JAXA (Japan Aerospace Exploration Agency) astronaut Soichi Noguchi worked on advanced space science hardware to explore different space manufacturing techniques. He first installed the new Industrial Crystallization Facility that will demonstrate commercial crystal production available only in space. Next, he checked samples inside the Electrostatic Levitation Furnace that investigates the thermophysical properties of commercial materials exposed to extreme temperatures.

Commander Sergey Ryzhikov and Flight Engineer Sergey Kud-Sverchkov split their day working on batteries, cameras and laptop computers.

Crew Gets Ready for Cargo Missions, Opens New Airlock

Earth's atmospheric glow and the aurora blanket the horizon as the space station orbited above the North Atlantic.
Earth’s atmospheric glow and the aurora blanket the horizon as the space station orbited above the North Atlantic.

Two cargo rockets on opposite sides of the world are nearing their launch to resupply the Expedition 64 crew this month. A new science and cargo airlock installed late last year on the International Space Station is now open for business.

Russia’s Progress 76 (76P) cargo craft, packed with trash and discarded hardware, will depart the orbiting lab tonight completing a 201-day mission attached to the Pirs docking compartment. It will deorbit a few hours later for a fiery, but safe destruction over the South Pacific.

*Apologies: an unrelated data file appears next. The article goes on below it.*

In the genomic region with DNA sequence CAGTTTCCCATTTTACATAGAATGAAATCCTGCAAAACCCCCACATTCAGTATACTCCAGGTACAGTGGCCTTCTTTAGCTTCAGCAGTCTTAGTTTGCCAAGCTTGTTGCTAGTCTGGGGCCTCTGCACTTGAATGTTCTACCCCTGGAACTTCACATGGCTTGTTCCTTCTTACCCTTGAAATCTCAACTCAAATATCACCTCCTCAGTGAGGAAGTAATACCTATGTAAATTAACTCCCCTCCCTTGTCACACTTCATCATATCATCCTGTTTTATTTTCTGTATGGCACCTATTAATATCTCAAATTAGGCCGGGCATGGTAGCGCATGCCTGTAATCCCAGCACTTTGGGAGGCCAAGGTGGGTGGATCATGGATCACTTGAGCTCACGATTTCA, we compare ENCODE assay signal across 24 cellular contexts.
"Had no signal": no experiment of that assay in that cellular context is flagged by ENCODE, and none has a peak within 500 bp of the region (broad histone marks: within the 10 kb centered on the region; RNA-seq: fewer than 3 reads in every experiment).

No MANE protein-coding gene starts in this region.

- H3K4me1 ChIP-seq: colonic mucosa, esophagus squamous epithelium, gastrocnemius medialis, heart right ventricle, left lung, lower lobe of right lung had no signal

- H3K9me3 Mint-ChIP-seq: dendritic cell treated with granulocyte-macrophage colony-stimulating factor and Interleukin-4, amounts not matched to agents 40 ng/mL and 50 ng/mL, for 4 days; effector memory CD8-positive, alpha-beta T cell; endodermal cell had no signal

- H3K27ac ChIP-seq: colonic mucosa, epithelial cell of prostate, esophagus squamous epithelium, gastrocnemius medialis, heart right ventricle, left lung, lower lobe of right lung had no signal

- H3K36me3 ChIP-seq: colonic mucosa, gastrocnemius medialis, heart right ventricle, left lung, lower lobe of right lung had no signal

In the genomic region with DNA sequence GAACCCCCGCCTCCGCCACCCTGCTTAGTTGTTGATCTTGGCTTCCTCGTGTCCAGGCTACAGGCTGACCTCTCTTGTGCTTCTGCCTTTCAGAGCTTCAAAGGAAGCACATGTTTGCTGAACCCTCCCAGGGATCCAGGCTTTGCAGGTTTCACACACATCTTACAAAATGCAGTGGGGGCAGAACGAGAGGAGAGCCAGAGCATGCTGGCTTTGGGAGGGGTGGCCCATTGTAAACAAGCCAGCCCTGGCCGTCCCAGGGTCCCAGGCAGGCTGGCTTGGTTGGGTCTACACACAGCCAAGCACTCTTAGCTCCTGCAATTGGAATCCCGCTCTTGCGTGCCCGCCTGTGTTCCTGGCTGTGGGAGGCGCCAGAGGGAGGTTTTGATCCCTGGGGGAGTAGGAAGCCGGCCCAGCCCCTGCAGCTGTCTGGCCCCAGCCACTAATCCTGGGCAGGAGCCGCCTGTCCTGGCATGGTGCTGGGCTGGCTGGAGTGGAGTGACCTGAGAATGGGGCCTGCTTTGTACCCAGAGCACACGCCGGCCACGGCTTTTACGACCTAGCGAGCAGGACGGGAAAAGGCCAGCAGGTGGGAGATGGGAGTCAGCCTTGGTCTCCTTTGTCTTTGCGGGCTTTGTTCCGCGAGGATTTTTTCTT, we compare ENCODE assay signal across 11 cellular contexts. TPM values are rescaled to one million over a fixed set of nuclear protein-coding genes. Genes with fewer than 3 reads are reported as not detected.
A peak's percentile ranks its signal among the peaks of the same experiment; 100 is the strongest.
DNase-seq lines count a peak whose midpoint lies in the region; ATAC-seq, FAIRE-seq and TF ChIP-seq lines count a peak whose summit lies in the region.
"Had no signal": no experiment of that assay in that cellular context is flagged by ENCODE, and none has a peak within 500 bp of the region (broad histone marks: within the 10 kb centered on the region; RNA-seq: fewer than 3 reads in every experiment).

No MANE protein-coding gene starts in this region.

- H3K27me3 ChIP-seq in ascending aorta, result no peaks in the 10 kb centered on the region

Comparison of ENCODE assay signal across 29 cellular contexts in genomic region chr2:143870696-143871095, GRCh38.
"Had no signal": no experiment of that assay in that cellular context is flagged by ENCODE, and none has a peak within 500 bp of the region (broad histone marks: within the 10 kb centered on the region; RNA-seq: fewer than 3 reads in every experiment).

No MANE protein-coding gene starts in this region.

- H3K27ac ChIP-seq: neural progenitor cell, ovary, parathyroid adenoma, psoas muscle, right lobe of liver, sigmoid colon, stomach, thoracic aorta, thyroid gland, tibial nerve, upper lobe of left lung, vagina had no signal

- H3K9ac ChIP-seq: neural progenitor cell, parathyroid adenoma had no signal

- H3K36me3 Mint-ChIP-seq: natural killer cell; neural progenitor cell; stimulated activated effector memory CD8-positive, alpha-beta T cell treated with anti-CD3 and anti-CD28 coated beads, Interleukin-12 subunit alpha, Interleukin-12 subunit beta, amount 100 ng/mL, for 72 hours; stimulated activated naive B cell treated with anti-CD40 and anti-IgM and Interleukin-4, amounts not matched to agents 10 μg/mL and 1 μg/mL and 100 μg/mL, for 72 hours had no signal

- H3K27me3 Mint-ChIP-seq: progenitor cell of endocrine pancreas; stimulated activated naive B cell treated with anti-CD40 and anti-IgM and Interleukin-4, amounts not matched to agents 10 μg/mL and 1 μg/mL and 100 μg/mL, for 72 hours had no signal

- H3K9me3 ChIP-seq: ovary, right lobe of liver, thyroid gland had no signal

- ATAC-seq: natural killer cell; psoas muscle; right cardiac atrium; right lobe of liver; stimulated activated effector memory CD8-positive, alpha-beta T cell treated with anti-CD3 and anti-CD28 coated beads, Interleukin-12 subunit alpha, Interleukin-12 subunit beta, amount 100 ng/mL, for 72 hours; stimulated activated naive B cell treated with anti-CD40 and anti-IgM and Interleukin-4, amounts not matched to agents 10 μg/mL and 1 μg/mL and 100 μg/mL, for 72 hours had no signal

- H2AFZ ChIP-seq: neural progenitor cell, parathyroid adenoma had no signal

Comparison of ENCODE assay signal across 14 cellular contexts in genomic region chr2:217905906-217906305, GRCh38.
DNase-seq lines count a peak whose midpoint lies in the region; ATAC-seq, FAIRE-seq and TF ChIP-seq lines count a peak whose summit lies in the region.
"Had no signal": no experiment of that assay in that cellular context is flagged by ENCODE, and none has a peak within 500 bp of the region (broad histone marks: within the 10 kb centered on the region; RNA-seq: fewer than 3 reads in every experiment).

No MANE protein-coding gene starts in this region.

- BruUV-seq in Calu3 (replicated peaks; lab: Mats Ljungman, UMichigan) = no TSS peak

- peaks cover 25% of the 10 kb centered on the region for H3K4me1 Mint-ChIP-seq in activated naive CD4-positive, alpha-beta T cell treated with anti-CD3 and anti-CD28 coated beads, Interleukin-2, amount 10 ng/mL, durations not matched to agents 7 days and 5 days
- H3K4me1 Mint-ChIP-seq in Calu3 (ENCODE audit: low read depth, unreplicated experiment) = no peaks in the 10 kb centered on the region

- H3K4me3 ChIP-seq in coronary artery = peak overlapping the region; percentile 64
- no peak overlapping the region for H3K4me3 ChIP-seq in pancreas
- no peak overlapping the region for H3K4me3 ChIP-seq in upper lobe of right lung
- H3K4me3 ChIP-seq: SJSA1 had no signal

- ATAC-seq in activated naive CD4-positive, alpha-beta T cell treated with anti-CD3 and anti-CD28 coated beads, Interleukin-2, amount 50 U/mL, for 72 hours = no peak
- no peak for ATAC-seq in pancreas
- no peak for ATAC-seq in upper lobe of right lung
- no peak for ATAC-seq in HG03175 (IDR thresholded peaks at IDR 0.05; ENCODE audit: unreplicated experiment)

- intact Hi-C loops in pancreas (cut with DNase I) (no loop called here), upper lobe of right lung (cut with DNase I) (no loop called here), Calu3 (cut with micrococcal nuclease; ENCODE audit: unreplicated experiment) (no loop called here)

The 76P will be replaced after the Progress 77 (77P) cargo craft blasts off on Feb. 14 at 11:45 p.m. EST from the Baikonur Cosmodrome in Kazakhstan. The 77P will dock to the vacant Pirs port a little more than two days later on Feb. 17 at 1:20 a.m. The launch and docking activities will be broadcast live on NASA TV.

The next cargo mission to resupply the station will be Northrop Grumman’s Cygnus cargo ship lifting off atop an Antares rocket on Feb. 20 from Virginia. Cygnus will be delivering about 8,000 pounds of station hardware, science experiments, and crew supplies to replenish the orbiting lab on Feb. 22. It will be captured with the Canadarm2 robotic arm and installed to the Unity module‘s Earth-facing port.

Aboard the space station today, NASA astronauts Kate Rubins and Victor Glover configured and opened the NanoRacks Bishop airlock. Bishop was attached to the station’s Tranquility module on Dec. 19 two weeks after it was delivered inside the SpaceX Cargo Dragon spacecraft. Bishop will enable more commercial research, satellite deployments, and cargo operations outside in the vacuum of space.

SpaceX Cargo Dragon Splashes Down Loaded With Science Experiments

The insignia for the SpaceX CRS-21 mission that saw the upgraded Cargo Dragon resupply ship automatically dock to the Harmony module’s space-facing international docking adapter, a first for a U.S. commercial cargo spacecraft.
The insignia for the SpaceX CRS-21 mission that saw the upgraded Cargo Dragon resupply ship automatically dock to the Harmony module’s space-facing international docking adapter, a first for a U.S. commercial cargo spacecraft.